24 September 2008

I'm Through With White Girls: The Inevitable Undoing of Jay Brooks

I HATE rom-coms. You know this. Even when I kind of like them, I hate them. I hate the way they oversimplify human interactions and make it seem like all anybody needs is love to be happily every after, and especially how they tend to feature self-centered whiners who I'm supposed to like and cheer for. So I really wasn't expecting to like I'm Through With White Girls. But the title, which apparently made some people uncomfortable (give me a break), appealed to me. I first heard about the movie via a review on okayplayer that piqued my curiosity. And you know what? I enjoyed the hell out of this movie. It's one of the smartest romantic comedies I've ever seen. In fact, it might be the ideal romantic comedy.

I mean, if you think about it, romantic comedies are basically all the same - boy meets girl, they overcome some obstacles, they end up happily ever after. The art of the romcom is finding a way to spice up the stock plot while keeping the movie light-hearted and not making anyone think too hard. Often, this is done by making the obstacles really bizarre - think 50 First Dates - or by making the characters really odd - think Punch Drunk Love, though I guess that's not really upbeat enough to count as a romcom. Whatever. Find your own example. Or, you can make it a bit more profound by using it as an opportunity to reflect on some aspect of society, or love - When Harry Met Sally might - MIGHT - qualify in this category (and no, I don't like that movie either). I'm Through With White Girls takes this third path, and as it's traveling the well-worn road of the romance plot, takes the time to think about race and stereotypes.

So first off, it's quite clever and often very funny. Sure, at times the subversion of stereotypes is a little over the top - one scene in particular lines up a whole array of caricatures only to give them the surprising twist; the biker who turns out to be gay, the frat boy who turns out to be dating a very elegant looking black woman, etc. So it occasionally oversimplifies, but hey, so do all romcoms, and this one has its heart in the right place. Actually, the only surprise was that there was really no poking fun at white girls, which I was actually kinda looking forward to. The most interesting inquiry into racial stereotypes is the investigation of the clash between two black families, one upper and one middle, who are about to be united by marriage. Both sides are caricatures, sure, but it's nonetheless a good-natured treatment of both sides, full of lovable foibles. Race satire is tricky, at least for me, because if it's too bitter, it's not really funny at all and it just makes me angry and depressed (Black People Love Us) and if it's too snide, it's more obnoxious than amusing (Stuff White People Like, which at first I found funny, then it got REALLY tired). I'm Through With White Girls, at least by my standards, struck the perfect balance - amusing but thoughtful. It never got preachy, nor did it ever get overly feel-good.

Aside from the two families, there's also some consideration of interracial dating, though not nearly so much as you'd think, given the title. There's one particularly interesting moment, actually, when the main character, Jay, calls his girlfriend out for saying he looks like Gary Coleman. It's the standard cringe-inducing line, but the exchange between them is interesting: (approximate quote) "You can't tell black people they look like famous black people. We're sensitive about that." "I didn't tell black people. I told you. A guy I'd been fucking for 5 months. Besides, it was a joke!" It's a subtle way of pointing out the potential minefields in interracial relationships - or any relationships that cross lines, for that matter. Shit, maybe it's just a danger in any relationship, now that I think of it, it just takes a more readily identifiable form when it's crossing race, ethnic, or class lines. You're bound to offend the hell out of your partner at some point, it's just a question of whether they can refer to an overarching principle when they call you a thoughtless asshole.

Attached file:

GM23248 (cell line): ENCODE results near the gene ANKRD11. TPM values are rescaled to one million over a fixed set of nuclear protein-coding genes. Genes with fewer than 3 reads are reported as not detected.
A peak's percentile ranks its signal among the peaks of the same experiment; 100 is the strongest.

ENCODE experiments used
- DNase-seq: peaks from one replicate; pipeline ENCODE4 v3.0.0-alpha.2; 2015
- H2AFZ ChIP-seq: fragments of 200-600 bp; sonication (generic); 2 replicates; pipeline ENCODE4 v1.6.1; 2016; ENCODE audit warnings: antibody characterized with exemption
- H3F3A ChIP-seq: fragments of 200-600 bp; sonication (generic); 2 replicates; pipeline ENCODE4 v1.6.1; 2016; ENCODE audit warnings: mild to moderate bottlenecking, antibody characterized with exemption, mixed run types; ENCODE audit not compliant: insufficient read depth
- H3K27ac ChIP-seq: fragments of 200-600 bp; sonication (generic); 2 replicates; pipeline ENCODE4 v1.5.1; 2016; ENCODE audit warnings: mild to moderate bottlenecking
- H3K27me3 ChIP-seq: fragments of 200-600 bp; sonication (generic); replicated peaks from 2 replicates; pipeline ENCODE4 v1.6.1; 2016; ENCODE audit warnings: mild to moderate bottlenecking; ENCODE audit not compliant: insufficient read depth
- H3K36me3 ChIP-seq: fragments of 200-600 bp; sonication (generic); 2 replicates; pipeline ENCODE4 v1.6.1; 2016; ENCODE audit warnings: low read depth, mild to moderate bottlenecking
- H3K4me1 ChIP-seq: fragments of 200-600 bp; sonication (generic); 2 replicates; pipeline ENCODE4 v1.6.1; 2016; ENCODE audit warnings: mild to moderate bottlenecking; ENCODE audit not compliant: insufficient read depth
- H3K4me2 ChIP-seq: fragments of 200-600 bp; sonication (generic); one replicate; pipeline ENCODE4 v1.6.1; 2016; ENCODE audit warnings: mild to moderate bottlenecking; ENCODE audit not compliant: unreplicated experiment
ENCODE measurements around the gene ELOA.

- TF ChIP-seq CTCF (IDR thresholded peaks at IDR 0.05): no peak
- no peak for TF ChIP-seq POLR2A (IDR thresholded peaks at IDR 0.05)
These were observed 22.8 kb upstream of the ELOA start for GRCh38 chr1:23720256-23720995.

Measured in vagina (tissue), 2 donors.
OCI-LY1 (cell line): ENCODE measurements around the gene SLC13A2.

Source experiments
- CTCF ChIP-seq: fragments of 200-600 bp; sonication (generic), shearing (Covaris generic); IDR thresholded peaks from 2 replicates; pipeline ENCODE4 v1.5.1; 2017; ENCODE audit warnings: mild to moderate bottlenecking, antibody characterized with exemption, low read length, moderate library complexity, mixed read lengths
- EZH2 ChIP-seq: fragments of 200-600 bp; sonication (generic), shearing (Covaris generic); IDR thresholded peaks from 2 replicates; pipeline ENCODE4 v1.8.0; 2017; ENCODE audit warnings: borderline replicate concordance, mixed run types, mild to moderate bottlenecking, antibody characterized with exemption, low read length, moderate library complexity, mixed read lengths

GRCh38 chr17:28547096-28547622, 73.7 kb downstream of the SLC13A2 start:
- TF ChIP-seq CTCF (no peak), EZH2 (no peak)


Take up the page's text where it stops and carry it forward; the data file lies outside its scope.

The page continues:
The social commentary aside, I actually really appreciated the romance in the movie too, which was probably the biggest surprise of all. It's strikingly genuine. Both characters are likeable but flawed - they seem like real people. Actually, the same can be said of all the characters in the movie - they're extremely realistic. Even in appearance. Apparently some people complained about the white girls in the movie not being hot enough, but I guess they didn't notice that most people in the movie are pretty average looking, aside from the two leads, who are attractive but not preposterously so. They look like normal attractive people. It's refreshing. Anyways, yeah, so what's also nice is the way their relationship (and its problems) is portrayed. Again, highly believable, so much so that it almost seems mundane. So although you find both characters a little annoying, you kinda like 'em anyways, and you do find yourself hoping they can get their shit together and make it work. It's nice. I mean, I wasn't moved to tears or elation, but we all know I have a heart of ice so really, when it comes to this genre, placid, vague interest is about the best you're gonna get from me anyhow.

Let me be clear - it IS a rom-com. It's not an epic, moving experience. Rom-coms are by definition light fare, so it's hard to get really worked up about them. But it's a decidedly pleasant film, and far more intelligent than pretty much all the mainstream garbage that gets put out these days.

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